15 Surefire Ways to Fight Mom Guilt

You know how moms are supposed to have it all, do it all, be it all or feel wracked with guilt? 

But also how we’re supposed to sacrifice something we have/do/are (our job, staying home, self-care, time away, etc..) for our children or feel wracked with guilt?

What if I told you those two things cannot exist simultaneously?

Because here’s the real deal: you can’t have it all while sacrificing something important. Most of us can have *most of what we want* while sacrificing something. Or you can sacrifice nothing and still not have it all. Fun fact: you can never have it all, period.

Now picture this: what if I told you that you are under no obligation to feel guilt or shame for losing a game you can’t win? A game no one wins. One I’m certainly, unequivocally not winning.  So clearly, as a fellow loser in this game, it makes sense to take my advice. 

Here are my 15 surefire ways to fight mom-guilt.

  1. You
  2. Can’t
  3. Because
  4. Guilt
  5. Implies
  6. You
  7. Have
  8. Done
  9. Something
  10. Bad
  11. And
  12. There is nothing inherently bad or wrong about making choices in the interest of what’s best for the health of your family
  13. Even
  14. If
  15. Sometimes it feels bad.

Play the semantics game with me for a moment. Sure, it may feel bad to leave our kids at daycare some mornings, but it doesn’t mean it is bad. I may feel sad, a sense of longing, frustration, disconnected or a bevy of other discomforts. That doesn’t mean I’ve done something bad.

Just because we can’t have, do, and be it all to everyone all the time or because we feel like we haven’t sacrificed enough doesn’t mean we’ve done anything bad or wrong.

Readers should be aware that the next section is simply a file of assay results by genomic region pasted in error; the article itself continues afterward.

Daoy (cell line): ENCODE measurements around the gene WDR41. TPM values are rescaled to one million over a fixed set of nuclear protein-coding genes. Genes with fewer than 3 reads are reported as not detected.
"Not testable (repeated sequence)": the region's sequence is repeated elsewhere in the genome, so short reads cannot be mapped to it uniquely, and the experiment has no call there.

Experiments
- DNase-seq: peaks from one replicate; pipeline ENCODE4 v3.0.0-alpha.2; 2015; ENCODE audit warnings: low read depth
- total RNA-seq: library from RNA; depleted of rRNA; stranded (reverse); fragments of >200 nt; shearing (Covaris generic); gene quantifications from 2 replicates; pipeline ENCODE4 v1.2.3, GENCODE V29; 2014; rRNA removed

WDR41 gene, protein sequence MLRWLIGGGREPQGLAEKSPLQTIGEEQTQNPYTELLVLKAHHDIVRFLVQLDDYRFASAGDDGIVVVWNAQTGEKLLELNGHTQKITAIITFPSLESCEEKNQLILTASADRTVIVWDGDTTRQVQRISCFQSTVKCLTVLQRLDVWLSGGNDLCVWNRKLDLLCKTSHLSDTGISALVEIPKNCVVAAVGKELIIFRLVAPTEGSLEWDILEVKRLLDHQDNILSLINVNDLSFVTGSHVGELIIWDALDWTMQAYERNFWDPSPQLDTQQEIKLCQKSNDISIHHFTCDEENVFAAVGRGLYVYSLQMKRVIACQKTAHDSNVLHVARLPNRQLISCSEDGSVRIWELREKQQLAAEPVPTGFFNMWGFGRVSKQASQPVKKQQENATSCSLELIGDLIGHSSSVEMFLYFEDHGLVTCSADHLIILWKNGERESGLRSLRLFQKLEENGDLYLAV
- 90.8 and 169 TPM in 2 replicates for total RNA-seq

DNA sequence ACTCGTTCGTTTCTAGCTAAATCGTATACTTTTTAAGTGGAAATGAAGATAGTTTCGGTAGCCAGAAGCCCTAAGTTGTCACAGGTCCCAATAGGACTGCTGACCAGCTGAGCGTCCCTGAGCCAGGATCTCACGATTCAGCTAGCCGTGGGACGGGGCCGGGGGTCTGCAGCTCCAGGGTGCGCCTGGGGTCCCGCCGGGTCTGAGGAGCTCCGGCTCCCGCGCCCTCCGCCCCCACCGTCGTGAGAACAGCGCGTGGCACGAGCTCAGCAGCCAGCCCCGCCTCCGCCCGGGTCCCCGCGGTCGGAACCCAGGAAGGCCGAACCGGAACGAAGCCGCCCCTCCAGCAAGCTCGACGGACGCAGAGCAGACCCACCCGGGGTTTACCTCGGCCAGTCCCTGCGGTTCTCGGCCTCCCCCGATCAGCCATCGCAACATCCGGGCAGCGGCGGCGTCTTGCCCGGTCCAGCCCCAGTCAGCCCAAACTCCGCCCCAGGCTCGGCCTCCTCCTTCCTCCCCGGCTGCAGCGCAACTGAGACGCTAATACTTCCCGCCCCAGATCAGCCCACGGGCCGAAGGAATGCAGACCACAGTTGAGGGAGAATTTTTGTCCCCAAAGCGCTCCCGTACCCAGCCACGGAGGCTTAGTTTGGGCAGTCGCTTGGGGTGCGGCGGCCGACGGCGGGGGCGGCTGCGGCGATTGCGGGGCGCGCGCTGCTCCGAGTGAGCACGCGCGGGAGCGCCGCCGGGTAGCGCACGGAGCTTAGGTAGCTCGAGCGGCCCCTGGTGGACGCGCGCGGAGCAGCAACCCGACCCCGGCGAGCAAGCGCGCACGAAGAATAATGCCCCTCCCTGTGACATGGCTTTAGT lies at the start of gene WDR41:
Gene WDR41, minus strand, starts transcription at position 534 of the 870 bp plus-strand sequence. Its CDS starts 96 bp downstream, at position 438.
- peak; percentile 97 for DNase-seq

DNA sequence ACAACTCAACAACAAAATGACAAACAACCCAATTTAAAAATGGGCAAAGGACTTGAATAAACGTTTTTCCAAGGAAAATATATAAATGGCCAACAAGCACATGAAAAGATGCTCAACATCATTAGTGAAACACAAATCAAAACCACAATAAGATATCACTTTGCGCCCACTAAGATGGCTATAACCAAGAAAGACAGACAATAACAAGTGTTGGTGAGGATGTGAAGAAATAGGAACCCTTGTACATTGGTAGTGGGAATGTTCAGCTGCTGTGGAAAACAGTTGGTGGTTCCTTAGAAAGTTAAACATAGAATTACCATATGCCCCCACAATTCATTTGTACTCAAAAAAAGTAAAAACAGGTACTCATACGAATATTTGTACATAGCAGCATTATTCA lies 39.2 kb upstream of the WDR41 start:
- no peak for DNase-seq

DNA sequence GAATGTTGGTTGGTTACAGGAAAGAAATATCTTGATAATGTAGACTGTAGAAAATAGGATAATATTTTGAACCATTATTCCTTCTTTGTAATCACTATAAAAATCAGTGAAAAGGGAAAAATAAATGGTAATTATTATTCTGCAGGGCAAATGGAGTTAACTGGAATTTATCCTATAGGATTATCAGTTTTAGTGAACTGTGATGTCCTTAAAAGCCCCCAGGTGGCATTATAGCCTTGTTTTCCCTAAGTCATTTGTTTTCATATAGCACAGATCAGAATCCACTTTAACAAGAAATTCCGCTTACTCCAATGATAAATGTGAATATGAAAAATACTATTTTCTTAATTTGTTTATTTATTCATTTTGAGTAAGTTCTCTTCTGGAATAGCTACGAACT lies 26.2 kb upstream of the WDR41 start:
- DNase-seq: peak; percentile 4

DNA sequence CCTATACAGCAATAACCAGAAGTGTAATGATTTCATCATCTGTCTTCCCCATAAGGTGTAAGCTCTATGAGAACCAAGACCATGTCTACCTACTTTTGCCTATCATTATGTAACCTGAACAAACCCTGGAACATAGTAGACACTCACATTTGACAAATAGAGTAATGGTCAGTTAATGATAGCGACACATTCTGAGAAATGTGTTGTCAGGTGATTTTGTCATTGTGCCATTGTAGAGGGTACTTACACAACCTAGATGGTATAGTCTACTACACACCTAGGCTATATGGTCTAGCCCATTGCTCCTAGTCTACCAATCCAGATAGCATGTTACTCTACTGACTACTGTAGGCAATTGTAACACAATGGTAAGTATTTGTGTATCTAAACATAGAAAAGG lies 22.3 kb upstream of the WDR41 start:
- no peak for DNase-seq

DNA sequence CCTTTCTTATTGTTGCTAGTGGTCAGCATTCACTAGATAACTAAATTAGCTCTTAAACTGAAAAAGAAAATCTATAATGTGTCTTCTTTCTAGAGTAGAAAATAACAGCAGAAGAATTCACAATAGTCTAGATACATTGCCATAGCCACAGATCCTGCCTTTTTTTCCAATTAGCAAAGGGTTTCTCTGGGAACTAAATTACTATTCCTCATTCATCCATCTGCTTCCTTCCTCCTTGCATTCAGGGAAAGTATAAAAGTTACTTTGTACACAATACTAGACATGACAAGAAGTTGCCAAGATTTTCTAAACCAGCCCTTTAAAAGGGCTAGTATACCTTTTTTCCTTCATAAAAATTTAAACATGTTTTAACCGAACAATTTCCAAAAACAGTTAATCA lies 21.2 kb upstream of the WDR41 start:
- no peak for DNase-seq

Doing work we love is not bad or wrong. Neither is staying home with our kids. Engaging in acts of self care is not bad or wrong. And I’ve come to learn that time away from my child is not bad or wrong. In fact, any combination or variation of the above is probably good or right. So long as it’s good or right for the needs of your family.

As moms, we make decisions and choices all the time. There is nothing inherently bad about choosing a life that works (or mostly works) for you and your family. The idea that you are obligated to feel guilty for those choices is a false narrative (not to mention it’s sexist, classist, and often times racist).

All that is to say you’re allowed to feel however you feel – and your feelings are real and valid. But I hope you know that just because you can’t do or have it all doesn’t make you bad. It makes you human. And just because you feel like you don’t do, give, or sacrifice enough doesn’t mean you aren’t enough.

You’re more than enough. You’re someone’s mother.

Audrey Lawson-Sanchez is mom to Ada, her one-and-done four-year-old. Two weeks after meeting her partner Elliot, she was engaged, six months later they eloped and 10 years later they moved back to Audrey’s hometown. A former public educator, Audrey now runs a national public health and nutrition nonprofit. Although she tries her best to not be “one of those vegans” - Audrey loves sharing plant-based eating recipes and ways to sneak more vegetables into every meal (don’t be shy if you have questions!) In addition to talking about kale, Audrey spends her time advocating on behalf of the LGBTQIANB+ community, and putting her poetry degree to good (albeit not profitable) use.